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Originally published Wednesday, April 14, 2010 at 8:48 PM

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McGuire Apartments builder to plead with city not to raze building

The builder of the troubled McGuire Apartments hopes to persuade Seattle city building officials at a meeting Thursday that the 25-story...

Seattle Times business reporter

The builder of the troubled McGuire Apartments hopes to persuade Seattle city building officials at a meeting Thursday that the 25-story Belltown tower is safe and should be fixed rather than demolished.

But, in an e-mail Wednesday, a spokesman for the city's Department of Planning and Development gave no indication the city is wavering from its intention to declare the nine-year-old building unsafe before the end of the year.

Bryan Stevens said that, based on engineering reports submitted by building owner Carpenter's Tower LLC, "we agree that ... the building may be unsafe as early as 2011... .

"The building must either be repaired or demolished. It's up to the owners to determine which option makes sense for them."

Stevens said representatives of both Carpenter's Tower and the builder, McCarthy Building Companies of St. Louis, would attend the Thursday meeting.

In an earlier e-mail, McCarthy spokeswoman Susan Garritano said her company hopes "the city will recognize that The McGuire is safe and [that] with reasonable repairs and maintenance, at a fraction of the cost of demolition, it will be serviceable to tenants and commercial tenants for its complete useful life."

Carpenter's Tower, a venture of several pension funds and Carpenters Local 131, sued McCarthy in 2007 over construction problems at the 272-unit apartment tower.

While that lawsuit awaits a September trial, the owner announced over the weekend that it would vacate the building by Dec. 31, then demolish it, because the construction problems are too expensive to fix.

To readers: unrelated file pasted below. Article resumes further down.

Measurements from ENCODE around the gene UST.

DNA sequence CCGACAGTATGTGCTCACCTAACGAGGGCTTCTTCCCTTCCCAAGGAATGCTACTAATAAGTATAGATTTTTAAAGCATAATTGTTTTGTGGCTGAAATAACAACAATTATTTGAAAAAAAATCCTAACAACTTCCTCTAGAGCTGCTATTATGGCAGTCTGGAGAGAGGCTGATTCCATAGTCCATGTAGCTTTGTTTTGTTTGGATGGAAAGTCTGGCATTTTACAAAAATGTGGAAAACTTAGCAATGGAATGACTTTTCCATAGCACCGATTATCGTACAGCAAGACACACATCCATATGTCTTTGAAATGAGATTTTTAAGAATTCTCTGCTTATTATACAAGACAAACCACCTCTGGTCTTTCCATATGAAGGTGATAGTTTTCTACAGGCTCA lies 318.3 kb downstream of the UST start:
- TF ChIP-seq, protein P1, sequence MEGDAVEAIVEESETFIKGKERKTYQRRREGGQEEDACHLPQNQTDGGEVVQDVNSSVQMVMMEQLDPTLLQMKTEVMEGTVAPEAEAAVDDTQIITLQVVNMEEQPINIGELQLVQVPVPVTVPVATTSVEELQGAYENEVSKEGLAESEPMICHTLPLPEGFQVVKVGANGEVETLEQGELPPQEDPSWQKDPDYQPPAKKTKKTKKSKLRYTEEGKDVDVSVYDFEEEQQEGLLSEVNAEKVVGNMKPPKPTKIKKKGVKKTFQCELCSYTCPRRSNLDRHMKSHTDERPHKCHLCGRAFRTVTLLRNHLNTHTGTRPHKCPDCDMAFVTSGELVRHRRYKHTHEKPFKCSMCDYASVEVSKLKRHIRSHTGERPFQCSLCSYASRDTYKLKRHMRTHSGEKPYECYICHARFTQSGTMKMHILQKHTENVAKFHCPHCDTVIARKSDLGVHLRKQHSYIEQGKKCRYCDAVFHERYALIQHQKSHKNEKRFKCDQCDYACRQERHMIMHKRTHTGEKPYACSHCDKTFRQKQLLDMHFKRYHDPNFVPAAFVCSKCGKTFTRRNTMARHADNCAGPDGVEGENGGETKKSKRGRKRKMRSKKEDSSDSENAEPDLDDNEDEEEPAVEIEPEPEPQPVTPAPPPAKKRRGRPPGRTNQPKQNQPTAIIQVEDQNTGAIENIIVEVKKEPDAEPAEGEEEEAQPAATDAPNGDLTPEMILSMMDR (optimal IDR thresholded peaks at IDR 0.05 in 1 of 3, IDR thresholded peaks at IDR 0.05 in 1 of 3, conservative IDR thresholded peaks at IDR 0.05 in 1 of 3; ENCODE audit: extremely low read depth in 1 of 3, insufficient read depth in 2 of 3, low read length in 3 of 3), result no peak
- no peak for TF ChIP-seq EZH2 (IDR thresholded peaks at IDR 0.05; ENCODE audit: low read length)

Garritano labeled that plan "unreasonable."

Carpenter's Tower's representative, Kennedy Associates, has said the chief problem with the building is corrosion of the steel cables reinforcing the concrete slab floors.

The grout used to seal openings on the edges of the slabs where the cables were tightened wasn't the specified product and was improperly installed, Kennedy has said, and the ends of the cables weren't treated with a rust-prevention coating.

An engineering firm retained by Carpenter's Tower concluded earlier this year that cables were likely to start breaking next year, and about one-third would fail by 2019.


After reviewing that and other engineering reports, Jonathan Siu, the Department of Planning and Development's principal engineer and building official, said in an April 9 letter to Kennedy that "the building does not appear to be unsafe at this time."

But Siu also wrote that the city intends to issue an order later this year declaring the McGuire unsafe, ordering that it be repaired or vacated by Dec. 31, and requiring that it be demolished if it's not fixed.

Eric Pryne: 206-464-2231

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